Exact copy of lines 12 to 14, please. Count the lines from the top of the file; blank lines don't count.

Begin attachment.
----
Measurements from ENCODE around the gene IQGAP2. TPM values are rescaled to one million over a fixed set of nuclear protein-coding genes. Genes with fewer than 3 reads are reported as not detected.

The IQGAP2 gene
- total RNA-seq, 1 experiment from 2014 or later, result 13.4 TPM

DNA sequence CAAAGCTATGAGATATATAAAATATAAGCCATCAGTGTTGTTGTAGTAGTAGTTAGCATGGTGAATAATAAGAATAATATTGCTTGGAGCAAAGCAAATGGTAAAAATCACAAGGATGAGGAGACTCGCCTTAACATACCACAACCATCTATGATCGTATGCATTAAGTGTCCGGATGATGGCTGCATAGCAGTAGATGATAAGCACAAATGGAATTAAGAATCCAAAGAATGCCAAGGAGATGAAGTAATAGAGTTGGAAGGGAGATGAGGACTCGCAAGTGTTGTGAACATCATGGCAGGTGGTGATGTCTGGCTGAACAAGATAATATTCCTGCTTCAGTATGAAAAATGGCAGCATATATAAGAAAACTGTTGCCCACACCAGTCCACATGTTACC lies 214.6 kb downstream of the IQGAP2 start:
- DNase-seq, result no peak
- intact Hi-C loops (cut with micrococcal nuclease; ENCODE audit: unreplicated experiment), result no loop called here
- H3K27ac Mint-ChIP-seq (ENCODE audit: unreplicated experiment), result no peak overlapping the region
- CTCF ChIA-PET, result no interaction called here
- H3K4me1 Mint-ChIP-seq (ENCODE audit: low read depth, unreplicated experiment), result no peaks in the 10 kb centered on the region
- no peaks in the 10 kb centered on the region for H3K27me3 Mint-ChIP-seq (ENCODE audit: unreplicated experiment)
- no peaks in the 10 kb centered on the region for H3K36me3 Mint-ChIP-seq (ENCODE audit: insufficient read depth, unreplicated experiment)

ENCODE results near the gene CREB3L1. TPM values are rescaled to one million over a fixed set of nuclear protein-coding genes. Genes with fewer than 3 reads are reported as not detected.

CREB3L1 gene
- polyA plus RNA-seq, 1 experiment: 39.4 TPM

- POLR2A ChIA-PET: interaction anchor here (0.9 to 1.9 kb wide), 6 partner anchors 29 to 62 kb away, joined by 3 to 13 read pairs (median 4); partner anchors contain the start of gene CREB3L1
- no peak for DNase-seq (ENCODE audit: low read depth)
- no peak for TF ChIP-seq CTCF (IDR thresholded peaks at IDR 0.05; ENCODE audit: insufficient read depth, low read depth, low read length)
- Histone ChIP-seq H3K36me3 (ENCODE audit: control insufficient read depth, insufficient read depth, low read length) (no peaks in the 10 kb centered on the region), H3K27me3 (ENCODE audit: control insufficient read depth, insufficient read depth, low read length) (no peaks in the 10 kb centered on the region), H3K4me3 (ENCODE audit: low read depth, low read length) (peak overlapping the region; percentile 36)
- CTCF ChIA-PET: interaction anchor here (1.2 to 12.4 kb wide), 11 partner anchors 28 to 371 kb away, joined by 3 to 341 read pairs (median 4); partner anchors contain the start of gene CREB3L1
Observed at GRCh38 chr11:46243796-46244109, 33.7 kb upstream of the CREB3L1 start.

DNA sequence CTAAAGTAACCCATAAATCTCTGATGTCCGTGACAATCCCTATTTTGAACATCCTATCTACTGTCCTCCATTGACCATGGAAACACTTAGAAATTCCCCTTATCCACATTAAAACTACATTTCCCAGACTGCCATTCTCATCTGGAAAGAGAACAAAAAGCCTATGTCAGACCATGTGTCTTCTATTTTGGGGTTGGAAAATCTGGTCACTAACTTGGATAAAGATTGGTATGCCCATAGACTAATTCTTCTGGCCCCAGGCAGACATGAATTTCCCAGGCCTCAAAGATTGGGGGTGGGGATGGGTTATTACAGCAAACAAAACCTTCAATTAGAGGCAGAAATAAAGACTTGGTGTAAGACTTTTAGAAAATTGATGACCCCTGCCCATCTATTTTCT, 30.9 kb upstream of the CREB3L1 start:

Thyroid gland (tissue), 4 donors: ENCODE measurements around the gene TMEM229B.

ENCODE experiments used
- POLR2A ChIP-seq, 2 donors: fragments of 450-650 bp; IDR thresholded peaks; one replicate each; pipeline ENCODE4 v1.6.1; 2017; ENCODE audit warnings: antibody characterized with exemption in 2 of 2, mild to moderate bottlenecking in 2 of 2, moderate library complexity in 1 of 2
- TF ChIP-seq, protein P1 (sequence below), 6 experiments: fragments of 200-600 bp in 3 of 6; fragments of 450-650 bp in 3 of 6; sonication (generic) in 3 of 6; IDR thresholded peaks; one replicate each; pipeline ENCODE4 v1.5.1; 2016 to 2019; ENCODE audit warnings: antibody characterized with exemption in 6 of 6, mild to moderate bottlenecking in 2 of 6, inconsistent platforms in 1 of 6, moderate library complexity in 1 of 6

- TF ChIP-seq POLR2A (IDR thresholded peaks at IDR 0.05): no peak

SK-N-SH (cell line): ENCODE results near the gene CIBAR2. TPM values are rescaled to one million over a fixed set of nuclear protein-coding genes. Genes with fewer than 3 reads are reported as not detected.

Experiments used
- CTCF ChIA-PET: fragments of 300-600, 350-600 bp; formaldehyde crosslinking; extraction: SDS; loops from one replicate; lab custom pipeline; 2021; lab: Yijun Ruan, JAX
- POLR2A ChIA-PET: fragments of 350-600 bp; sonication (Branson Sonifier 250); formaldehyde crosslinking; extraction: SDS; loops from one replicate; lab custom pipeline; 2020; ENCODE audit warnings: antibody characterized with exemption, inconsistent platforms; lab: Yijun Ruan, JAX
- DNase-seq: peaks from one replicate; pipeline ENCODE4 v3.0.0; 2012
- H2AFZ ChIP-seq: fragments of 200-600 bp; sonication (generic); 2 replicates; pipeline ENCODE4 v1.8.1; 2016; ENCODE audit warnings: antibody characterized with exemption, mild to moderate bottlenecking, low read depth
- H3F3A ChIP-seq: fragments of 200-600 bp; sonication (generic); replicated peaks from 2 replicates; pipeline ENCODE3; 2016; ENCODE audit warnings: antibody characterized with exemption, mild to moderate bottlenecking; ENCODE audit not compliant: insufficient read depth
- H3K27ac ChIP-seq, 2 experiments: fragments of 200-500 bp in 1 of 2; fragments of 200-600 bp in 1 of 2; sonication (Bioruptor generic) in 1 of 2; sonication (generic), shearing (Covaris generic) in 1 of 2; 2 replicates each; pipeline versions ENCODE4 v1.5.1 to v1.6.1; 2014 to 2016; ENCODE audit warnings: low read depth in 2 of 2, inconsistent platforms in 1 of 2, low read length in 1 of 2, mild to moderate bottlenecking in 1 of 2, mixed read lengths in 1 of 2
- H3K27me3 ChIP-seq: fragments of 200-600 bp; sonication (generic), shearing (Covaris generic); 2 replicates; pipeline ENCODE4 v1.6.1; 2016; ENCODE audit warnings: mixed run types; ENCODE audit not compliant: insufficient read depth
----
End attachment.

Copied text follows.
ENCODE results near the gene CREB3L1. TPM values are rescaled to one million over a fixed set of nuclear protein-coding genes. Genes with fewer than 3 reads are reported as not detected.

CREB3L1 gene
- polyA plus RNA-seq, 1 experiment: 39.4 TPM